The leaves and berries of the yew:
In the Völsunga Saga is told that in the hall of Völsung’s house there was a big apple tree (the apples hide the same symbolism described above in relation to the red berries of the yew, they are the source of the “beverage of immortality”), whose branches protruded from the roof: this tree was called Barnstokkr (“children’s trunk”, i.e. the placenta).
Barnstokkr and an apple tree:
The Indo-Iranian god Mitra is born from a rock (“petra genitrix“, originally the burial mound and during classical antiquity the underground temple/cave called “mithraeum”: both symbols of the womb) surrounded by a serpent (i.e. the umbilical cord), near a sacred spring (i.e. the amniotic fluid and/or the liquid nourishment of the placenta) and under a sacred tree (i.e. the placenta).
Now, why not throw into the fray the symbolism of the horn, that in specific cases represents the umbilical cord (i.e. the bond that unites and makes interact the ancestors with the descendants)? First, the cornucopia (“horn of plenty”), a very explicit symbol in relation to the nourishment (of the fetus in the womb); in the Mabinogion the inexhaustible “blessed horn” restores the youth and strength of heroes each time they drink its content; in this context it is relevant to remember the Hindu myth in which the devas and the asuras grab the opposite ends of Vāsuki, the cosmic serpent wrapped around Mount Meru, and twist it to obtain the soma/amṛta.
Then the Sigrdrífumál (a section of the Poetc Edda), where Sigrdrífa after being awakened offers to Sigurðr the minnisveig, the “beverage of memory” (i.e. the memory of previous lives), a horn (i.e. the umbilical cord) full of mead (whose symbolism, in this context, we have already examined earlier). Lastly, the figure of Mímir (“memory” [of the previous lives]), the possessor of Mímisbrunnr (“well of memory”, located beneath one of the three roots of Yggdrasill): every morning, using the horn Gjallarhorn, he drinks the precious and sacred liquid (mead, according to the Völuspá) contained in the well of wisdom (wisdom is equivalent to memory); also Odin managed to get the chance to drink a sip of that liquid.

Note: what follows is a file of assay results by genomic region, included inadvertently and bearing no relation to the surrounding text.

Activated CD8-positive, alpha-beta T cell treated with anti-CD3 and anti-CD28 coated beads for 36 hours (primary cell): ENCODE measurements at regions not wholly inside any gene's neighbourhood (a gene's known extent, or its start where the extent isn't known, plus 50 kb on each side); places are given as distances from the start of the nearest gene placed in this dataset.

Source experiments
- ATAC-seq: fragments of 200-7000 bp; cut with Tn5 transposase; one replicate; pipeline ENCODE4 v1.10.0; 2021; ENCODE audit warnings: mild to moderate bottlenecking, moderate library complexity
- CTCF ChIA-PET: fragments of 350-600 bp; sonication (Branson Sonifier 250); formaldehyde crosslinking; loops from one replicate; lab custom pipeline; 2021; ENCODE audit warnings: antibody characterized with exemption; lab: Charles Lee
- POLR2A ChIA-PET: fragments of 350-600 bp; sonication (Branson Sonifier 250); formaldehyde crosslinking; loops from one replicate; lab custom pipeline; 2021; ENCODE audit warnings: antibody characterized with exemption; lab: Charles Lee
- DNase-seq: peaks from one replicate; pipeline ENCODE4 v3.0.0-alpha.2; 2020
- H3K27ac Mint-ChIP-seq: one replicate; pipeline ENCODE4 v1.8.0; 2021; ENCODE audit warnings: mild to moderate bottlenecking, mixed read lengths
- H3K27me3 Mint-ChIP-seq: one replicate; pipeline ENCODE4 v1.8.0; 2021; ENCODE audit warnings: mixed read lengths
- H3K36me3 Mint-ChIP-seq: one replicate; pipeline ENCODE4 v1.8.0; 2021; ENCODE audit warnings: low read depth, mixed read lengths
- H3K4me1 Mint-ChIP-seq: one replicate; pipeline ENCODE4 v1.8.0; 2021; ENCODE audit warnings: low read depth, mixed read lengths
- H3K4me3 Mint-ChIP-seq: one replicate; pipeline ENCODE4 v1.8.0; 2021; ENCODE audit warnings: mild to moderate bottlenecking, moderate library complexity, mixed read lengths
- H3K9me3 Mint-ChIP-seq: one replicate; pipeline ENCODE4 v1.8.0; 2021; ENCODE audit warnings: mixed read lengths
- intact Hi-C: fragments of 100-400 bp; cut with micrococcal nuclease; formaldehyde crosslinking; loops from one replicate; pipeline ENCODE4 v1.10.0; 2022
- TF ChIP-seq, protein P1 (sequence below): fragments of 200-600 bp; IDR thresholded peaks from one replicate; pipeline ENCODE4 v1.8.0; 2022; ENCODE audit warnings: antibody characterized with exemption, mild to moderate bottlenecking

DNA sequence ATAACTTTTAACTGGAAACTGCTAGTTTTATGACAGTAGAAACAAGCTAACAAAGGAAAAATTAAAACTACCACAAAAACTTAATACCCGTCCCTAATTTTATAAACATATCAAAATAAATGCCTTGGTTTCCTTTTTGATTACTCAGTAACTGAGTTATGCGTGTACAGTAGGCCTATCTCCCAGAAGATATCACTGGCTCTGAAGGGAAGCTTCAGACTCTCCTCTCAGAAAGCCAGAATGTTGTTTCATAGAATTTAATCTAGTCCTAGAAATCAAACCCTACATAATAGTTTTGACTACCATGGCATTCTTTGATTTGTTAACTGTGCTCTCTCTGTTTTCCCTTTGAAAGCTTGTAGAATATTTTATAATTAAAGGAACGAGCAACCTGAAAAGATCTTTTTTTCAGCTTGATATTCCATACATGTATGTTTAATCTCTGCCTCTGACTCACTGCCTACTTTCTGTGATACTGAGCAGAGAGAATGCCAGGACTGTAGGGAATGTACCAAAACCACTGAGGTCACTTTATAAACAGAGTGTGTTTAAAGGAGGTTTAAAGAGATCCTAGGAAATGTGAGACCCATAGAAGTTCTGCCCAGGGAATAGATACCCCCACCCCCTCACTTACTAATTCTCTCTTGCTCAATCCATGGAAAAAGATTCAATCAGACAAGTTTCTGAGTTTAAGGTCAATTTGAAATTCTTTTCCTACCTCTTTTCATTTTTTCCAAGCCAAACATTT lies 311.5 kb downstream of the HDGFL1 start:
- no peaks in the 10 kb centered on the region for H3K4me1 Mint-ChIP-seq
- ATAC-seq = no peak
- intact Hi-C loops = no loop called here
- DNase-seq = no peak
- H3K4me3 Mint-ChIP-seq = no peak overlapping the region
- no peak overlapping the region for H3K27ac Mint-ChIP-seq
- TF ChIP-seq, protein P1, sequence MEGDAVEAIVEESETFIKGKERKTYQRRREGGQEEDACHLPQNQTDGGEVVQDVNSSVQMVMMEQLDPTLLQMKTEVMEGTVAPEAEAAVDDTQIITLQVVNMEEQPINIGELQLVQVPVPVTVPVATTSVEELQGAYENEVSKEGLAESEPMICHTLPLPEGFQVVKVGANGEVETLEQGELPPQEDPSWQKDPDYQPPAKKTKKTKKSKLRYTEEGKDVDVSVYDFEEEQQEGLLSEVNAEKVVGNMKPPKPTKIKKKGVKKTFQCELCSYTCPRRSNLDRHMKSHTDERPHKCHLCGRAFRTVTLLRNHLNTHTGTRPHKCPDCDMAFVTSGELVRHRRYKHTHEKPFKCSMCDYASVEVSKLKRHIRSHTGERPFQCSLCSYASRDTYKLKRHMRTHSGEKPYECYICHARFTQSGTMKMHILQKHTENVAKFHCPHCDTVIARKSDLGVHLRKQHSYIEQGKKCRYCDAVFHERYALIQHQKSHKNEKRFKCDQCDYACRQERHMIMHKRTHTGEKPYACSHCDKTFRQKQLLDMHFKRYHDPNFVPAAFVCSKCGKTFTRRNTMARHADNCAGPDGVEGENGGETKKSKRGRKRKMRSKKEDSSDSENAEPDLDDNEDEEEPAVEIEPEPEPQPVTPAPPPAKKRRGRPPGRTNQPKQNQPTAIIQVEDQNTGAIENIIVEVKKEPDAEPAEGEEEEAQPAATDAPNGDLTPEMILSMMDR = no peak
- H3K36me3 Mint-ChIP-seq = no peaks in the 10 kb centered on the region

I conclude my dissertation with the Grail (or Holy Grail if you prefer), traditionally known as a cup/chalice whose content has vivifying and healing virtues: are you thinking what I am thinking? The cup/chalice and the tree have a very similar shape and, taking into consideration the virtues of the Grail, we can assume that this important object of the Arthurian cycle symbolizes the placenta and its life-giving liquid nourishment.
It should also be noted that in certain late medieval sources the Grail is called Sangréal: in Old French, san graal and san gréal mean “holy grail” and sang réal means “royal blood”; indeed the blood full of nutrients contained in the placenta is “royal” and “divine” blood, not an ordinary one. In this context it will be good to remember that for our ancestors wine was a symbol of blood (in Valdôtain the word “gradale” means “cup for wine”), specifically in reference to what I have just explained in relation to the function of the blood contained in the placenta: that’s the reason why Odin, the symbolic fetus, only needs wine to feed himself.
Now you will be able to see with different eyes the Christian rite of the Eucharist, during which a mass of crazy fanatics drinks Christ’s blood from a chalice full of wine…